When creating innovations, it is not a case of anything goes, and companies know it. Corporations are the first to be interested in having quality technology portfolios that will help them generate a competitive advantage with their products or services. Knowing the quality of these corporations' patents can be crucial for maintaining their competitiveness. Additionally, knowing the quality of patents at the national level can be essential for evaluating the technological development of Science, Technology, and Innovation Systems.
Our knowledge of the quality of Latin American patents has been only partial or even incomplete for many years. Nevertheless, patents are the most widely used indicator to determine a country's technological development, in other words, to measure the innovation generated. In fact, inventions are decisive in driving innovation and technology transfer, but logically, they need to be of high quality to add value to companies and the economy.
To date, developing countries—such as those in Latin America—have prioritized quantity over quality. As a result, their public policies are frequently designed to increase the patented number of inventions regardless of their technical characteristics. However, countries cannot simply display the total number of registered patents to measure the real value generated by patents in their innovation systems.
In order to fill this gap in Latin America, the first Quality Index for Latin-American patents has been published, developed together with my fellow researchers, Sergio Cuéllar (Pontificia Universidad Javeriana, Colombia), Milton M. Herrera (Universidad Militar Nueva Granada, Colombia), and Jorge Mejía (Central University, Colombia).
Defining a good quality patent is not easy. However, we can measure some of its attributes to determine its quality. For example, three relevant areas have been identified in the scientific literature: legal quality (for example, the possibility that patent holders have to defend their rights in a lawsuit), technical quality (the degree of novelty of the invention and its relevance), and economic quality (market value and renewals of patent rights, among other aspects).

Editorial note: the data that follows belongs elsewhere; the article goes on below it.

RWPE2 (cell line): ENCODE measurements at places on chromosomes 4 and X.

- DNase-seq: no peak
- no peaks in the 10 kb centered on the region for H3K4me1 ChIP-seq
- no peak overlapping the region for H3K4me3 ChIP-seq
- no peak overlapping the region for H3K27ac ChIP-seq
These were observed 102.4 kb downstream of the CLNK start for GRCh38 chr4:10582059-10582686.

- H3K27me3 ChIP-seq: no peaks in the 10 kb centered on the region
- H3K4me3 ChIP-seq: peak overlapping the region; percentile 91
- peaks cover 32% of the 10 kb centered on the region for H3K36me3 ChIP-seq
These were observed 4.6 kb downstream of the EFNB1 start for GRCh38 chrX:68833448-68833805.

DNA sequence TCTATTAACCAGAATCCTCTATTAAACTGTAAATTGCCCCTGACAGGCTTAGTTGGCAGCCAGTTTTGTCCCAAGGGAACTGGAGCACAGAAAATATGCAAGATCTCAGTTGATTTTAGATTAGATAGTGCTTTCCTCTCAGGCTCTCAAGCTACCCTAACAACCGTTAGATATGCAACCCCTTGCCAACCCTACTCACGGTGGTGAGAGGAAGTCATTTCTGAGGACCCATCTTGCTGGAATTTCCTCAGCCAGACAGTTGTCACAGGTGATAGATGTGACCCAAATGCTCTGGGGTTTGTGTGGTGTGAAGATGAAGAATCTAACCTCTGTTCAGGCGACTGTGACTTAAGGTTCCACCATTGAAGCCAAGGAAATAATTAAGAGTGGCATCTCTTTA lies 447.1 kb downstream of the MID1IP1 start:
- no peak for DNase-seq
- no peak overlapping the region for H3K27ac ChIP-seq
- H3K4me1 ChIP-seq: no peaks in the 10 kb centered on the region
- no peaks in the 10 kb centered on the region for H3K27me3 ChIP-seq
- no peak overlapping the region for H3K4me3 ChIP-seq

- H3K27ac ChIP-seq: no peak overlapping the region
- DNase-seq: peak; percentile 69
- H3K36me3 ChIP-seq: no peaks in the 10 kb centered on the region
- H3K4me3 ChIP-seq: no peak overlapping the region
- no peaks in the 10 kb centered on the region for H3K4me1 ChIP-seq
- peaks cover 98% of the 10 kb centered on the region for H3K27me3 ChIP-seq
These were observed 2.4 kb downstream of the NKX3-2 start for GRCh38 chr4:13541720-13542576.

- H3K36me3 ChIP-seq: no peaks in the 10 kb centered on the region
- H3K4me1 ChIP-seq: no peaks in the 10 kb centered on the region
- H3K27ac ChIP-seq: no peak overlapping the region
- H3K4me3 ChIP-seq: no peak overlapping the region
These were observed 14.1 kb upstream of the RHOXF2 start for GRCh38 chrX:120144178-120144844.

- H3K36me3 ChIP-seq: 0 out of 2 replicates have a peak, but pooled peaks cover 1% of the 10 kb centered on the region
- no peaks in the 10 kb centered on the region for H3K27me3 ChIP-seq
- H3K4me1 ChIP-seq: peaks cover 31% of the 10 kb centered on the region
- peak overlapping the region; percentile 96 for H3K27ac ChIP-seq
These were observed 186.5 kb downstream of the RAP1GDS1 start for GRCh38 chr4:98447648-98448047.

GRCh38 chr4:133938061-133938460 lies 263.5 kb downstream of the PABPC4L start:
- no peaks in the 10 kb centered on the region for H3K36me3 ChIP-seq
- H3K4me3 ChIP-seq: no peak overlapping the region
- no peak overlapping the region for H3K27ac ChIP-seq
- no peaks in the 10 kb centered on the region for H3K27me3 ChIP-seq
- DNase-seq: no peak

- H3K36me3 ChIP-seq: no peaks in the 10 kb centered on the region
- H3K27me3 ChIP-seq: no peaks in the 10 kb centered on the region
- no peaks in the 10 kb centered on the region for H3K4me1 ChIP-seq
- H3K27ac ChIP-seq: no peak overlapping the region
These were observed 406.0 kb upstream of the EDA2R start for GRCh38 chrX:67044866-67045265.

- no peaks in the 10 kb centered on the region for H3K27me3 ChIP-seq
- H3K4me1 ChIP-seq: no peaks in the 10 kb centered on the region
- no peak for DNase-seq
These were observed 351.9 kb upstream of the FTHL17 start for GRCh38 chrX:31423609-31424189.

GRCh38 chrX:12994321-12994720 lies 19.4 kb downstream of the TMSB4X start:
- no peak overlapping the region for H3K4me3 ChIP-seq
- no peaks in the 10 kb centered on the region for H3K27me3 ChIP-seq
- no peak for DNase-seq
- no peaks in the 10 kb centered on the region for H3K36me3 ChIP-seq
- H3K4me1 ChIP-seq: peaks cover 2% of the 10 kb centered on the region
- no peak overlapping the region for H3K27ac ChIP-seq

However, the distinction between these categories is not sufficiently clear to determine the quality of a patent, especially at the national level. The literature describes other indicators that, as a whole, can weigh the total quality of a patent more accurately:
We used a sample of 28,998 patent families to generate our patent quality index, estimating over 21,000 individual indicators. Considering Latin America's systemic lack of information, the index was calculated by measuring seven patent quality variables, including forward citations, number of inventors, and internationalization. In addition, we created eight individual indices for different scientific fields, which generate the Quality Index for Latin American Patents, where the maximum score is seven. This score would be obtained if a country ranked first in each technological field studied. We covered seventeen countries in the region and a 20-year timespan (1997 - 2016).
Our results show that countries such as Mexico, Brazil, Chile, Argentina, Panama, and Cuba occupy the first positions in the rankings for most of the years calculated. However, it can be observed that Mexico plays a relevant role in the region's patents and has occupied the top position of the total ranking for nine of the twenty years of study. Moreover, since 2000 the country has never dropped below third place out of the seventeen countries for which it is calculated (see graph).
Similarly, Mexico stands out in first place in the mechanical engineering ranking, with the highest figures for 2016 in terms of technical scope, technical quality, and use of top knowledge. This illustrates how Mexico has positioned itself as a benchmark for engineering over the past few years and for overall technological development in the Latin American context.
Another result to consider is the low technical relevance of Latin American patents in all the rankings, measure based on forward citations. This shows the poor quality of patents in the region when compared to the international context. In general, at the global level, Latin American inventions are not considered to be relevant for generating new technologies. Therefore, a substantial collective effort is needed to improve the relevance of Latin America's technological developments globally; cooperation is probably the best way to close this gap.
The author is a professor in the Department of Finance and Business Economics at EGADE Business School.